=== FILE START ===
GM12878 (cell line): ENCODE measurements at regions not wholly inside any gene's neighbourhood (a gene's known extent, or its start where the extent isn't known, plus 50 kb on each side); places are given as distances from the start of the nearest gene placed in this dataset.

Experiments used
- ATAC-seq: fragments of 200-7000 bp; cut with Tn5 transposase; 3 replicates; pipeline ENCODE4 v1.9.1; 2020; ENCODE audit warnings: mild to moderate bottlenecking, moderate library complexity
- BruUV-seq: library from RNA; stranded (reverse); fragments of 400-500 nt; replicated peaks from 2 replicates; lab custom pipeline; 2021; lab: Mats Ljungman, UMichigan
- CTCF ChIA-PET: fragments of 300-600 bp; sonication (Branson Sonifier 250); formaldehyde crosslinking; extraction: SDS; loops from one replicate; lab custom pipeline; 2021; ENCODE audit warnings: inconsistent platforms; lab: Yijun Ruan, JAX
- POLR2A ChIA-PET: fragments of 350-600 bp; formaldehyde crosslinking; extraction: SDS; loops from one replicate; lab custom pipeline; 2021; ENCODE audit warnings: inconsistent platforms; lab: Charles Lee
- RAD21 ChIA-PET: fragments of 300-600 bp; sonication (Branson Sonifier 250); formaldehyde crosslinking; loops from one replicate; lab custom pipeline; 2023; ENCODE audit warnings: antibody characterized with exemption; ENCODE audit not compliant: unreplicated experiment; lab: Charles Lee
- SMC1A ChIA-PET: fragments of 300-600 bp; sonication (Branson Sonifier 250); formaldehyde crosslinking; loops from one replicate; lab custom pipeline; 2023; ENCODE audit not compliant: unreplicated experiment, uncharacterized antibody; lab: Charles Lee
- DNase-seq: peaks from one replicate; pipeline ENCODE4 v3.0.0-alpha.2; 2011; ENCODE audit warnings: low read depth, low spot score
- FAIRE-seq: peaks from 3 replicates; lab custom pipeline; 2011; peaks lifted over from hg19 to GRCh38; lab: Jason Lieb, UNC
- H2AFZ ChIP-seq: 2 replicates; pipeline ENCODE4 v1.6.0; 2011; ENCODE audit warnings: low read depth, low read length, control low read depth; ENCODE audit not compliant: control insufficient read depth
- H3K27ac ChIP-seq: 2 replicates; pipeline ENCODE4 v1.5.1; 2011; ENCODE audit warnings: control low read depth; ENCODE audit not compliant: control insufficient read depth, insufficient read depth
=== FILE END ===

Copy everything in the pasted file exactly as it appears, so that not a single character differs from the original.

GM12878 (cell line): ENCODE measurements at regions not wholly inside any gene's neighbourhood (a gene's known extent, or its start where the extent isn't known, plus 50 kb on each side); places are given as distances from the start of the nearest gene placed in this dataset.

Experiments used
- ATAC-seq: fragments of 200-7000 bp; cut with Tn5 transposase; 3 replicates; pipeline ENCODE4 v1.9.1; 2020; ENCODE audit warnings: mild to moderate bottlenecking, moderate library complexity
- BruUV-seq: library from RNA; stranded (reverse); fragments of 400-500 nt; replicated peaks from 2 replicates; lab custom pipeline; 2021; lab: Mats Ljungman, UMichigan
- CTCF ChIA-PET: fragments of 300-600 bp; sonication (Branson Sonifier 250); formaldehyde crosslinking; extraction: SDS; loops from one replicate; lab custom pipeline; 2021; ENCODE audit warnings: inconsistent platforms; lab: Yijun Ruan, JAX
- POLR2A ChIA-PET: fragments of 350-600 bp; formaldehyde crosslinking; extraction: SDS; loops from one replicate; lab custom pipeline; 2021; ENCODE audit warnings: inconsistent platforms; lab: Charles Lee
- RAD21 ChIA-PET: fragments of 300-600 bp; sonication (Branson Sonifier 250); formaldehyde crosslinking; loops from one replicate; lab custom pipeline; 2023; ENCODE audit warnings: antibody characterized with exemption; ENCODE audit not compliant: unreplicated experiment; lab: Charles Lee
- SMC1A ChIA-PET: fragments of 300-600 bp; sonication (Branson Sonifier 250); formaldehyde crosslinking; loops from one replicate; lab custom pipeline; 2023; ENCODE audit not compliant: unreplicated experiment, uncharacterized antibody; lab: Charles Lee
- DNase-seq: peaks from one replicate; pipeline ENCODE4 v3.0.0-alpha.2; 2011; ENCODE audit warnings: low read depth, low spot score
- FAIRE-seq: peaks from 3 replicates; lab custom pipeline; 2011; peaks lifted over from hg19 to GRCh38; lab: Jason Lieb, UNC
- H2AFZ ChIP-seq: 2 replicates; pipeline ENCODE4 v1.6.0; 2011; ENCODE audit warnings: low read depth, low read length, control low read depth; ENCODE audit not compliant: control insufficient read depth
- H3K27ac ChIP-seq: 2 replicates; pipeline ENCODE4 v1.5.1; 2011; ENCODE audit warnings: control low read depth; ENCODE audit not compliant: control insufficient read depth, insufficient read depth